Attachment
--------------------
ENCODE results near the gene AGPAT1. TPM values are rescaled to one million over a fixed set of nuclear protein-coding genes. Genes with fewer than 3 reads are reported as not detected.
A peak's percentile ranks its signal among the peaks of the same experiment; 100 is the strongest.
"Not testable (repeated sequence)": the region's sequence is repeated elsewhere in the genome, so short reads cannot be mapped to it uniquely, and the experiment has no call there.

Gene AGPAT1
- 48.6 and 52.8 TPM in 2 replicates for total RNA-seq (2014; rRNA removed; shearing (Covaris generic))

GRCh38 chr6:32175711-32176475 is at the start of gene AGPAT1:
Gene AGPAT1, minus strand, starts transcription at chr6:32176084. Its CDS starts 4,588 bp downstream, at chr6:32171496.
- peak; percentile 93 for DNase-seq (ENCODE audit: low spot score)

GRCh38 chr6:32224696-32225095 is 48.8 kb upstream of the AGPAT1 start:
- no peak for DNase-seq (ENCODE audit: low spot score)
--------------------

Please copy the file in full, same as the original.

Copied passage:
ENCODE results near the gene AGPAT1. TPM values are rescaled to one million over a fixed set of nuclear protein-coding genes. Genes with fewer than 3 reads are reported as not detected.
A peak's percentile ranks its signal among the peaks of the same experiment; 100 is the strongest.
"Not testable (repeated sequence)": the region's sequence is repeated elsewhere in the genome, so short reads cannot be mapped to it uniquely, and the experiment has no call there.

Gene AGPAT1
- 48.6 and 52.8 TPM in 2 replicates for total RNA-seq (2014; rRNA removed; shearing (Covaris generic))

GRCh38 chr6:32175711-32176475 is at the start of gene AGPAT1:
Gene AGPAT1, minus strand, starts transcription at chr6:32176084. Its CDS starts 4,588 bp downstream, at chr6:32171496.
- peak; percentile 93 for DNase-seq (ENCODE audit: low spot score)

GRCh38 chr6:32224696-32225095 is 48.8 kb upstream of the AGPAT1 start:
- no peak for DNase-seq (ENCODE audit: low spot score)